Salt Water Pool Chemicals For Dummies

Chemical Cleaning Substitutes That Are Cheaper And Safer

Which salt water pool chemicals does a pool owner need to keep their pool running? Despite what you may have heard, salt water pools do require the use of some chemicals including chlorine. While a salt pool chlorinator converts salt into chlorine to keep a pool sanitized, there are occasions where chemical chlorine and other chemicals are needed to keep water chemistry in check.

Below are the chemicals I’ve used in my salt water pool over the years and the reason for using each. It’s my own personal salt water pool chemicals for dummies list.

Salt Water Pool Chemicals For Dummies


I use regular water softener salt in our pool. I typically a toss a large bag of salt into the deep end during spring opening, and a smaller bag (and sometimes a second small bag) midway through the summer to keep salt levels in check. You run salt between 2700-3400 parts per million (PPM) in a salt water pool and I generally run the system around 2800-2900 PPM or so.


I’ve used:

  • Liquid chlorine to open the pool in the spring to help the system start producing chlorine after a winter of no chlorine production.
  • Liquid chlorine at closing in the autumn to help keep the water as clean and clear as possible when the pool system is shut down and not producing chlorine over the winter.
  • Powder chlorine during 2 different summers when the chlorinator cell died and it took me a few days to get a new one delivered. I used this chemical chlorine to keep the pool sanitized in the meantime.
  • Shock crystals which come in a small packet and are often added directly to the pool or mixed with water first and then added. I used this in cases where I needed to quickly raise the chlorine levels ie. cloudy water, small amounts of algae, spring pool opening.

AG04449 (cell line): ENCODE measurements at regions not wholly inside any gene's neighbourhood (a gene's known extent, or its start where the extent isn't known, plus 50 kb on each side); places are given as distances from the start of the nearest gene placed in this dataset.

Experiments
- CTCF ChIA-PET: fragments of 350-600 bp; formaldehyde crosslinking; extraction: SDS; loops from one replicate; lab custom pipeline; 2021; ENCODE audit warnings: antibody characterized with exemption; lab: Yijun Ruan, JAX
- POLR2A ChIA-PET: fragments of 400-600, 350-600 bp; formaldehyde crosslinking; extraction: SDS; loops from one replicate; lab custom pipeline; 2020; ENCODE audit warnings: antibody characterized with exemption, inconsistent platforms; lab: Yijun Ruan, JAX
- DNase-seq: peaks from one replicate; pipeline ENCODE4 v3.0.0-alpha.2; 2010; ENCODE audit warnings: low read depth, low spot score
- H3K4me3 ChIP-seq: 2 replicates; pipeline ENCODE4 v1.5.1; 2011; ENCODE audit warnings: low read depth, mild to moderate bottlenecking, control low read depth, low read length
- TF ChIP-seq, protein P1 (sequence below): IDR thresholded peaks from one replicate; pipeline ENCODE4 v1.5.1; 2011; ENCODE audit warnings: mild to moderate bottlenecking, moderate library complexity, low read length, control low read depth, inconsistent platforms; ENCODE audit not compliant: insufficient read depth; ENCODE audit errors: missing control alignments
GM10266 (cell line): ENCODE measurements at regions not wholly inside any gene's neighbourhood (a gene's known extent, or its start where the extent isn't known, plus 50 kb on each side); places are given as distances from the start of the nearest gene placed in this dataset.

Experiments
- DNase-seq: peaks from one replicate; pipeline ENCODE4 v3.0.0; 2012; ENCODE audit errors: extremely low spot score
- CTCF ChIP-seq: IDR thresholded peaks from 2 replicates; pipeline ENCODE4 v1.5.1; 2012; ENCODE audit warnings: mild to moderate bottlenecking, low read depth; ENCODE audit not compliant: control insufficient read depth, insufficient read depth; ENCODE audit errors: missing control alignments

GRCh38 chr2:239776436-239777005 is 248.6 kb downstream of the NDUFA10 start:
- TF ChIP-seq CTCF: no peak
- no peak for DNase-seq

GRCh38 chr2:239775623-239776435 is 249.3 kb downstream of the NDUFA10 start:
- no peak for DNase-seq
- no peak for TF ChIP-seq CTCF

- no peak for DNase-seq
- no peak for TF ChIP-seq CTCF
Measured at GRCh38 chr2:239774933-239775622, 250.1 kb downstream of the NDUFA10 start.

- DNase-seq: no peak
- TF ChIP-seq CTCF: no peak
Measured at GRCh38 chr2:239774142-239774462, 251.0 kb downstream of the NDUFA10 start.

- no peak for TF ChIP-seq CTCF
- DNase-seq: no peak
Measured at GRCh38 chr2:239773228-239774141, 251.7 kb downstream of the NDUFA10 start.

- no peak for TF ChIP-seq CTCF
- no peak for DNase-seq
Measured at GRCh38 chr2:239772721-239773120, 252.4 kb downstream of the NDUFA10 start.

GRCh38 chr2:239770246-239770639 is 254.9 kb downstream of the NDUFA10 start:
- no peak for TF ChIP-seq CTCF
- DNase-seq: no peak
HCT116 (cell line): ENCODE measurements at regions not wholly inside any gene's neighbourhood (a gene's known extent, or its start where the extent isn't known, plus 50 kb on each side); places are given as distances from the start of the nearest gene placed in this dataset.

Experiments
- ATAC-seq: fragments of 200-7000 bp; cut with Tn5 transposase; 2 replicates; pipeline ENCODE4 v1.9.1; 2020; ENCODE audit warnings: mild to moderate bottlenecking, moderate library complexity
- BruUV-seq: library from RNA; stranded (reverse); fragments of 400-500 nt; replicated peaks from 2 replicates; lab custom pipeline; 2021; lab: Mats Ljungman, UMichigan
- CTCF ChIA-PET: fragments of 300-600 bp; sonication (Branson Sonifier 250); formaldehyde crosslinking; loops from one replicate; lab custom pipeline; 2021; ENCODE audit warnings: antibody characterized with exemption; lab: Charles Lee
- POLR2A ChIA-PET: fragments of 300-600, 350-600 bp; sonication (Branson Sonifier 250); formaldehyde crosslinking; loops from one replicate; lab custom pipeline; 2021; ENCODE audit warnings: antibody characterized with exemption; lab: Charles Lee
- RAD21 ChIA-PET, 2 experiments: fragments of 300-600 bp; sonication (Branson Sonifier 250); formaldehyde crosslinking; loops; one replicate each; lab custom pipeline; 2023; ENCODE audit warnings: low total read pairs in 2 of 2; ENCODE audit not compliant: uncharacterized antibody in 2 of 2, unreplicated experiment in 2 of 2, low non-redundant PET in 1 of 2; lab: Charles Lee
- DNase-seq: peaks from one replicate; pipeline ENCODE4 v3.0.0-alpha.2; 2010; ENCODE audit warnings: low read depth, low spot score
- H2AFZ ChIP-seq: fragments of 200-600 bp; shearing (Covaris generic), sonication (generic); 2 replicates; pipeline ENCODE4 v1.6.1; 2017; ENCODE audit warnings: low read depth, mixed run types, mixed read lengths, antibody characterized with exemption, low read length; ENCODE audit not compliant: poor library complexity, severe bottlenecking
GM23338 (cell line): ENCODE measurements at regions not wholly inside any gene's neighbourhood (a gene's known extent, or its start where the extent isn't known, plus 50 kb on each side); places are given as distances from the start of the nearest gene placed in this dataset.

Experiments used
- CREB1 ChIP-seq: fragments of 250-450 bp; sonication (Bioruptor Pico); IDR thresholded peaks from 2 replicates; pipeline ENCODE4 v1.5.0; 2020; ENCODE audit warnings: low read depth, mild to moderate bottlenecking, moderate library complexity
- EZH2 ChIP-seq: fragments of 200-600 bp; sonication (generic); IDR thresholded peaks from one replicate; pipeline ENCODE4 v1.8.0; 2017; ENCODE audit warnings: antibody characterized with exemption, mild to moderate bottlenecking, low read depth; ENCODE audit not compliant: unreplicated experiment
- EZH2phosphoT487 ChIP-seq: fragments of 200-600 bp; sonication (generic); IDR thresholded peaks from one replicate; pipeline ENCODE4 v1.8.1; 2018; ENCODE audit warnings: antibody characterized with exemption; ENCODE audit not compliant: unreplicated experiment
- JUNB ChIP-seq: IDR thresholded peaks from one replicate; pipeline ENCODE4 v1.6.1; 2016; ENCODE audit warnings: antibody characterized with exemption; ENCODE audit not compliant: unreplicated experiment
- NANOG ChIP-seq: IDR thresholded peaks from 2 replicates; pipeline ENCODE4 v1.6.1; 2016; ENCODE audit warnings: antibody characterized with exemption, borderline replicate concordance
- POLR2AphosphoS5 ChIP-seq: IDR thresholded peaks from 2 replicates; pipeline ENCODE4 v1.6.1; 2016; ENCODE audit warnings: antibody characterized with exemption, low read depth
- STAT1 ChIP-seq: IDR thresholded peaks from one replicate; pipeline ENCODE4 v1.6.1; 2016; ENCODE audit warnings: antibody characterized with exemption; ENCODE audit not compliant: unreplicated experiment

I also used chlorine pucks on occasion when the salt chlorinator died and it took us over a month to get the Hayward AquaRite system installed to replace it.

NOTE: Shock comes in many forms but the names you’ll probably come across the most are Cal Hypo (Calcium Hypochlorite), Dichlor (Dichloroisocyanuric Acid) and MPS (Sodium Monopersulfate). I’ve used the first two products but mostly Cal Hypo as it’s the strongest and fastest working.

Oval salt water swimming pool in a garden area
A beautiful crystal clear pool only remains that way with perfect water chemistry, vacuuming and other maintenance.


We already talked about getting rid of green algae and both black and mustard algae. In general algae occurs because of a lack of chlorine (green and mustard/yellow) or infestation from the air or dirty swimming clothes from a river, ocean or other body of water (black algae). Algaecide is a concentrated algae-killing liquid that helps to kill off algae growth quickly.

For the first few years we owned our salt water pool, our spring opening always took about one week to get right because the water was dark green and full of algae. Once we learned to close the pool with super chlorination in the autumn, the algae stopped.

Occasionally during the summer an algae breakout may occur that also needs to be dealt with. Algaecide helps to kill algae quicker than chlorine does. Once algae has set in, there isn’t enough chlorine in the world to kill it on its own. I tried using only chlorine in large amounts and never had success!


The pH scale from 0-14 is used in a salt water pool to measure the acidity or basicity of pool water. So 7 is considered neutral. Generally the range for a salt water pool should be 7.2-7.8.

pH Up (or similar product) is used to raise pH levels.

pH Down (or similar product) is used to lower pH levels.

Some pool chlorinator systems even have pH control automation features now.


Alkalinity is too high: Muriatic acid is used to lower the alkalinity levels in a salt water pool. I have used this typically in the spring.